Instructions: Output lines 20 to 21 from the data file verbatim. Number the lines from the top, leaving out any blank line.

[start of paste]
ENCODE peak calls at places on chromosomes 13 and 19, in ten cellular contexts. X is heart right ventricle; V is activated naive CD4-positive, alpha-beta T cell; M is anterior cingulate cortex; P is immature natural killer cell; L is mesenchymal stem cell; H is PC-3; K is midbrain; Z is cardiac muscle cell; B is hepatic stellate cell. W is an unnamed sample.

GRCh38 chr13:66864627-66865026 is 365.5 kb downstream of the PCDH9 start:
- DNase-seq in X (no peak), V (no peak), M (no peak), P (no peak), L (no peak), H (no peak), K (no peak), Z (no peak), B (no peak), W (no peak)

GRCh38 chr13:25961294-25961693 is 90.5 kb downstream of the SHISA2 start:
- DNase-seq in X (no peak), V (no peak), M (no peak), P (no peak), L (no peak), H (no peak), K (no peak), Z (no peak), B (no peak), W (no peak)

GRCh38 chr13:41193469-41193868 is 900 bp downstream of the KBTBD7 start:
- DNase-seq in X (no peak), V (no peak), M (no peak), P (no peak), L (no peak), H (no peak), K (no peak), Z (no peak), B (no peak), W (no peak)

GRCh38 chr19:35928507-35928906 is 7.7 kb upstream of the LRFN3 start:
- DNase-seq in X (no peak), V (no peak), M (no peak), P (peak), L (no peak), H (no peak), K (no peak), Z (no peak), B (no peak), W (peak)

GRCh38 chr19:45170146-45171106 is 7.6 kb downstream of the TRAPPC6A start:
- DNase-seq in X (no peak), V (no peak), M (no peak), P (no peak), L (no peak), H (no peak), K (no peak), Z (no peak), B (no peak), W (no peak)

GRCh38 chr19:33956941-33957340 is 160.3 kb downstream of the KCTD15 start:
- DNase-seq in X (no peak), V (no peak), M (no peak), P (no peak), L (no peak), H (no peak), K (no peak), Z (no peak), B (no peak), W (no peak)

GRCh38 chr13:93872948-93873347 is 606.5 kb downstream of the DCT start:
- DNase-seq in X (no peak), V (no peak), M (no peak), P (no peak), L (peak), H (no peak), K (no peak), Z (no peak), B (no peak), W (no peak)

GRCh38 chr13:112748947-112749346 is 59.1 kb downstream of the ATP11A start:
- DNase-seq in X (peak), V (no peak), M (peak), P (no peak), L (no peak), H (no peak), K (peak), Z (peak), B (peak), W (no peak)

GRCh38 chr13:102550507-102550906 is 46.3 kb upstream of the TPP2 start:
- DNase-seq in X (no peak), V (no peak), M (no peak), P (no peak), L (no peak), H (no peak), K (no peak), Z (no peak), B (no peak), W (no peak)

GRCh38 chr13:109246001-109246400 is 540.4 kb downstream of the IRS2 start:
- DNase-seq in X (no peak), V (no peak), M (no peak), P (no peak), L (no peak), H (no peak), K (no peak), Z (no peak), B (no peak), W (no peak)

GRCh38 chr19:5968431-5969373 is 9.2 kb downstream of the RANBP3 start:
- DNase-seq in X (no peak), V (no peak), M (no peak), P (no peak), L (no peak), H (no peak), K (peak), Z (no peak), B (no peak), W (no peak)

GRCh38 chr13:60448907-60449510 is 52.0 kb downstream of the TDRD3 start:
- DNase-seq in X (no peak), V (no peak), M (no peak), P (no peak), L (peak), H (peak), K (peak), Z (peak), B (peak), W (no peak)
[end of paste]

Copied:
GRCh38 chr13:109246001-109246400 is 540.4 kb downstream of the IRS2 start:
- DNase-seq in X (no peak), V (no peak), M (no peak), P (no peak), L (no peak), H (no peak), K (no peak), Z (no peak), B (no peak), W (no peak)